Yet envies none, none are unenviable....Read More

by Milton, John
...f truth
By saving doctrine, and from error lead
To know, and, knowing, worship God aright,
Is yet more kingly. This attracts the soul,
Governs the inner man, the nobler part;
That other o'er the body only reigns,
And oft by force—which to a generous mind
So reigning can be no sincere delight. 
Besides, to give a kingdom hath been thought
Greater and nobler done, and to lay down
Far more magnanimous, than to assume.
Riches are needless, then, both for themselves,
A...Read More

by Petrarch, Francesco>Passion impels me, Love escorts and leads,Pleasure attracts me, habits old enchain,Hope with its flatteries comforts me again,And, at my harass'd heart, with fond touch pleads.Poor wretch! it trusts her still, and little heedsThe blind and faithless leader of our train;Reason is d...Read More

by Petrarch, Francesco
...only bent,My hand can trace nought other but her fame,No other spot attracts my willing feet. Wollaston....Read More

by Taylor, Ann
...1 Whatever 'tis, whose beauty here below
2 Attracts thee thus and makes thee stream and flow,
3 And wind and curl, and wink and smile,
4 Shifting thy gate and guile;

5 Though thy close commerce nought at all imbars
6 My present search, for eagles eye not stars,
7 And still the lesser by the best
8 And highest good is blest;

9 Yet, seeing all things that subsist and be,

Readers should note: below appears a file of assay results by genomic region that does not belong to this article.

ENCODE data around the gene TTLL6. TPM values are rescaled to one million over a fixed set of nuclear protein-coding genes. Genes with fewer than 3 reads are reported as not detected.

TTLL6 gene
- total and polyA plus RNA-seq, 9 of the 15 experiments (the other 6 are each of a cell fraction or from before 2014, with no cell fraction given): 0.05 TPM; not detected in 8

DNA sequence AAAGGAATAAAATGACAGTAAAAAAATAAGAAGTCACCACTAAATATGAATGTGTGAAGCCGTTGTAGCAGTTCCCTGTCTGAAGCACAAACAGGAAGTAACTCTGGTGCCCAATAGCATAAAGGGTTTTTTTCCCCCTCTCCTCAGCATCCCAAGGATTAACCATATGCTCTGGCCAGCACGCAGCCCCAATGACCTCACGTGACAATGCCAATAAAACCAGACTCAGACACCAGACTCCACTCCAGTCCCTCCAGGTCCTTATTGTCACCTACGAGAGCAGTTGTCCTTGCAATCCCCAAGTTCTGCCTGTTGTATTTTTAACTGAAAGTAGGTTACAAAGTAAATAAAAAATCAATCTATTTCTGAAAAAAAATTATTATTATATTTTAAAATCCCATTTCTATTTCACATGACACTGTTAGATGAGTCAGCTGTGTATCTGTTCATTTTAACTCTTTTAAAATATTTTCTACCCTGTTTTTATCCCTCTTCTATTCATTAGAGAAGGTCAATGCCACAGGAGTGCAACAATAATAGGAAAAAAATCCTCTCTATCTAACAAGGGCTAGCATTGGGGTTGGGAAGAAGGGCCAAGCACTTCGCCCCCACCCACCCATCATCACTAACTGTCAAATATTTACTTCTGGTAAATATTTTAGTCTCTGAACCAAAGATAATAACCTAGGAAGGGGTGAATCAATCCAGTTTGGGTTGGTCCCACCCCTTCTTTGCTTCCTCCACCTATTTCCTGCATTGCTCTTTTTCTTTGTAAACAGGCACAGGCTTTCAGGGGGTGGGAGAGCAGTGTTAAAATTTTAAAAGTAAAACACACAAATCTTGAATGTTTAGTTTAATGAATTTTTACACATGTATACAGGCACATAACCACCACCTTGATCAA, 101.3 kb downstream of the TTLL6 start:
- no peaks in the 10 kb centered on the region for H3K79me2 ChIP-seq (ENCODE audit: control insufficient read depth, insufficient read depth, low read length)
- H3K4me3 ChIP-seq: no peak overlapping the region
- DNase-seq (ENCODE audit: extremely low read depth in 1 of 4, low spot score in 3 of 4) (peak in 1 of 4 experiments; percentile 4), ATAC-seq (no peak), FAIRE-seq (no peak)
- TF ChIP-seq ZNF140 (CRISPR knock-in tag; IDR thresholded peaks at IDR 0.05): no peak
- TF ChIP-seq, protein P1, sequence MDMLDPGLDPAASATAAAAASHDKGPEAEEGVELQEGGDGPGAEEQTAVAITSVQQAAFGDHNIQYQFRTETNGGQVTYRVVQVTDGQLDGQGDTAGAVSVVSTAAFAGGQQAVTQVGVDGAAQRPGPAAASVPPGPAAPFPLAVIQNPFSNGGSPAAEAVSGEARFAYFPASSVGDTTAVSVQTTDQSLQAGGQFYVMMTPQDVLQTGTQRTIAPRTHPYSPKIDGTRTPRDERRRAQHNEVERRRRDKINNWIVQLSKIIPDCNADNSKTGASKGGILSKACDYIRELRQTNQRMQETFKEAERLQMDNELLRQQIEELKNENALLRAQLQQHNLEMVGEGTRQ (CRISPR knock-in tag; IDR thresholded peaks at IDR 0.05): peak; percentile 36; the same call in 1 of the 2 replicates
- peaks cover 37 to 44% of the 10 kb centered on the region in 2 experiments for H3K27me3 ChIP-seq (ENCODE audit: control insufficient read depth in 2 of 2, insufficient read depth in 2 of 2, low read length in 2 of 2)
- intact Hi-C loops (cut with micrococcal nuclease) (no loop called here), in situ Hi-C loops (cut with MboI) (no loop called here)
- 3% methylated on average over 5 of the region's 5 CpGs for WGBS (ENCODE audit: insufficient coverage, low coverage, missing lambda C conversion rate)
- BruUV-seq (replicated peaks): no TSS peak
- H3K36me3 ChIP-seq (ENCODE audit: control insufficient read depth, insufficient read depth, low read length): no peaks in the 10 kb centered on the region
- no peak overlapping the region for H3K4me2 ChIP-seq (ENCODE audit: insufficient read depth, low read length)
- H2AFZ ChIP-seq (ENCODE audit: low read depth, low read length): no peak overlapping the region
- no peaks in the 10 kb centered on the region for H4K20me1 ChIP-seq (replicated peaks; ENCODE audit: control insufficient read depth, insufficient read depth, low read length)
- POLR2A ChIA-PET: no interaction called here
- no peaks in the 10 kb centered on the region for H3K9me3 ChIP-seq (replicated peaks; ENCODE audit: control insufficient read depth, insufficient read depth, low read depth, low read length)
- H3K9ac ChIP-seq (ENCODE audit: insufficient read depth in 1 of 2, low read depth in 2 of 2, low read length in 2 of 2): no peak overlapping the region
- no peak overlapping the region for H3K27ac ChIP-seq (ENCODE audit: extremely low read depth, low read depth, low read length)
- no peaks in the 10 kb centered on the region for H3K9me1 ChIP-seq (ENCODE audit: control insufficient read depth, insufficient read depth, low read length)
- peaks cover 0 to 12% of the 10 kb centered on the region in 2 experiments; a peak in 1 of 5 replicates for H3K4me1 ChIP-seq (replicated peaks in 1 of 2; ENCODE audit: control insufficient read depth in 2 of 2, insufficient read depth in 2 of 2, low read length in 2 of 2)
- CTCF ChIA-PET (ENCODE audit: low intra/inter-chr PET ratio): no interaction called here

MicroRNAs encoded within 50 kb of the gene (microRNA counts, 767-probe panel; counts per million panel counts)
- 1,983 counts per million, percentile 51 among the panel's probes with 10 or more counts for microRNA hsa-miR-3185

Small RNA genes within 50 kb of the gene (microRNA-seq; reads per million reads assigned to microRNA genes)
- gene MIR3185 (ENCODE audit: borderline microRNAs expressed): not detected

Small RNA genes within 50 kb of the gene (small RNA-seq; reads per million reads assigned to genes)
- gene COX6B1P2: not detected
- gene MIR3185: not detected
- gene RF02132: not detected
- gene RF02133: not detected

10 Have their commissions fro...Read More

by Dickinson, Emily
...taunted last
And thrown Her furthest Stone --

The Maimed may pause, and breathe,
And glance securely round --
The Deer attracts no further
Than it resists -- the Hound --...Read More

by von Goethe, Johann Wolfgang
While from mount unto mount
Hovers the spirit eterne,
Life eternal foreboding.

Sideways a roof's pleasant shade
Attracts thee,
And a look that promises coolness
On the maidenly threshold.
There refresh thee! And, maiden,
Give me this foaming draught also,
Give me this health-laden look!

Down, now! quicker still, down!
See where the sun sets
Ere he sets, ere old age
Seizeth me in the morass,
Ere my toothless jaws mumble,
And my useless limbs totter;
While drunk wi...Read More

by Finch, Anne Kingsmill
...s the fair CLEONE's Soul. 
'Tis vain to boast of Rules or labour'd Art; 
I miss the Look that captivates my Heart, 
Attracts my Love, and tender Thoughts inspires; 
Nor can my Breast be warm'd by common Fires; 
Nor can ARDELIA love but where she first admires. 
Like Jupiter's, thy Head was sure in Pain 
When this Virago struggl'd in thy Brain; 
And strange it is, thou hast not made her wield 
A mortal Dart, or penetrating Shield, 
Giving that Hand of disproportion'd s...Read More

by Field, Eugene
...a business deal
And all your art is good fuhr nein
Beyond the point--"Wie viel."

It matters not what game or prey
Attracts your greedy eyes--
You must pursue the good old way
If you would win the prize;
It is to get a titled mate
All run down at the heel,
If you inquire of stock effete,
"Comme bien" or "Wie viel."

So he is wise who envieth not
A wealth of foreign speech,
Since with two phrases may be got
Whatever's in his reach;
For Europe is a soulless shrine
In w...Read More